Although the objects are personal objects, and I myself have these notions of nostalgia I’m discussing, the work is not intended as confessional. An idea is what I’m trying to express. The glasses have become something new. Their intended purpose is void. With the repeated image on the backboard in this glasses piece, a postcard picture meaning nothing to me but repeated hundreds of times, I am communicating that these glasses no longer see anything new, they are irrelevant in this respect. Their new purpose is simply to be kept. Someone has preserved these and given them importance. They are shells, and quite useless.

A good artist to reference at this point would be Sophie Calle.   http://www.tate.org.uk/whats-on/tate-britain/exhibition/art-now-sophie-calle

With every passing year, Calle throws a birthday party inviting a number of guests, as customary they bring gifts for her. Instead of using these gifts for their individual conventional purposes, she would box them up and keep them, eventually displaying them in a cabinet. Calle made the decision that the purpose or use of these gifts was not important, it was the attachment and the idea of the ‘gift’ that was important to her. She assigned nostalgic feelings of appreciation and gratitude in each and by displaying them was able to look at them as such, rather than using them.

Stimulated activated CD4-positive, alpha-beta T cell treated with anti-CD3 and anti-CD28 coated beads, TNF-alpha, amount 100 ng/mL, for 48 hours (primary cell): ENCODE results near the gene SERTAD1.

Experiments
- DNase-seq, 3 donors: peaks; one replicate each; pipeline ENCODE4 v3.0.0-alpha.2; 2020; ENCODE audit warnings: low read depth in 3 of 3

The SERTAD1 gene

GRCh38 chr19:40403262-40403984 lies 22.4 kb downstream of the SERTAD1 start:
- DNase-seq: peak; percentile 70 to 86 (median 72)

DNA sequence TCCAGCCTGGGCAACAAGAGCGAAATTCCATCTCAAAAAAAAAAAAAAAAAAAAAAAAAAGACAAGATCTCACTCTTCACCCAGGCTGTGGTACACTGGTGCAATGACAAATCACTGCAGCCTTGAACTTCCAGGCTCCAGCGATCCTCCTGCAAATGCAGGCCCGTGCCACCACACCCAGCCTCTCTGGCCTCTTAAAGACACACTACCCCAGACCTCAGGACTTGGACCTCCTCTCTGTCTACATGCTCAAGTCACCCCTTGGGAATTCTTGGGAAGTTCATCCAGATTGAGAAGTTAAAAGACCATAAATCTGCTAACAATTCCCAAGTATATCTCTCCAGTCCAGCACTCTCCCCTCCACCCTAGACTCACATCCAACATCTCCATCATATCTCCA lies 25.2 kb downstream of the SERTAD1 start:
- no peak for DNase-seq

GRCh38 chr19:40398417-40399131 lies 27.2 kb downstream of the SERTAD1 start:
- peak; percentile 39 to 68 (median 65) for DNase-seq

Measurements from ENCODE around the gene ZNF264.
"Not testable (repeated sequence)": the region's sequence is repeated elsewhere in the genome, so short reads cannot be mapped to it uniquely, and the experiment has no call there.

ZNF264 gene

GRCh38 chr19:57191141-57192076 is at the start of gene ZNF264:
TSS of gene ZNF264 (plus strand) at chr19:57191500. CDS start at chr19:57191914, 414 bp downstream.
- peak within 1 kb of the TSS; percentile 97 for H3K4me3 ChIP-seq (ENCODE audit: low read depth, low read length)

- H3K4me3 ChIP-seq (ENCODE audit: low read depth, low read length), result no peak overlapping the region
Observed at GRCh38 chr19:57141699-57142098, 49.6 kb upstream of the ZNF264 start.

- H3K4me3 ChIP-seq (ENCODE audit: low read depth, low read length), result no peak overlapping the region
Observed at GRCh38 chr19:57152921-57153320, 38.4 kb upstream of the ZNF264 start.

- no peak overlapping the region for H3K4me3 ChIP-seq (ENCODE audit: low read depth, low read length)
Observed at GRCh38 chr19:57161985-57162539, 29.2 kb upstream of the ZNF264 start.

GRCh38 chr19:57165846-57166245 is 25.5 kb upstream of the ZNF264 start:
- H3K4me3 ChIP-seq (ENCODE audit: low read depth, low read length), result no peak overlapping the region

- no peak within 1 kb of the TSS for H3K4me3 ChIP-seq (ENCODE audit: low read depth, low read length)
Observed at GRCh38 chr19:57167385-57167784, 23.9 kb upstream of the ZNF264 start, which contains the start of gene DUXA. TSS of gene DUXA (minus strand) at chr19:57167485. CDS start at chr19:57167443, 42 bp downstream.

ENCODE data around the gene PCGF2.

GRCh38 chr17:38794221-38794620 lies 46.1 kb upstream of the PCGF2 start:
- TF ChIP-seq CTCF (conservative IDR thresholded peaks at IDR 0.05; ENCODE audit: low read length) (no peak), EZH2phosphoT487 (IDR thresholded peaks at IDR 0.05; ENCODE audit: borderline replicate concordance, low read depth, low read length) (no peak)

The presentation is key in this example and in my own work. There is a permanence in encapsulating something. When an object is preserved and framed in the confines of a box, it becomes important and provokes observation and interest. I am constantly framing, making box structures and displaying pieces while continually trying to keep the look clean and uncluttered. The stage of the frame assists the objects, emphasising the idea that they have been assigned a significant not originally intended for them.

 

Similarly, text is a necessary component in my work. The use of titles, explanatory paragraphs and longer spiels of writing is an enjoyable aspect of my practise. I find myself getting obsessed with phrases, the same way I become attached to an object, I get attached to words and repeat them over and over. I sit on my studio floor and typetypetype, annoying studio mates with the pounding of my sentences. This gives a more active representation of the obsessive nature of this sentimentality. A phrase that has been in my head for a while is ‘Now is the time for all good men to come to the aid of the party.’ I love this because the words mean nothing. However it is an old typing exercise and so is remembered and has a significant purpose for so many people, and yet the content of the sentence itself is irrelevant. This echoes the idea of the object becoming a shell for ones own ideas to be projected on, rather than used for its original intention.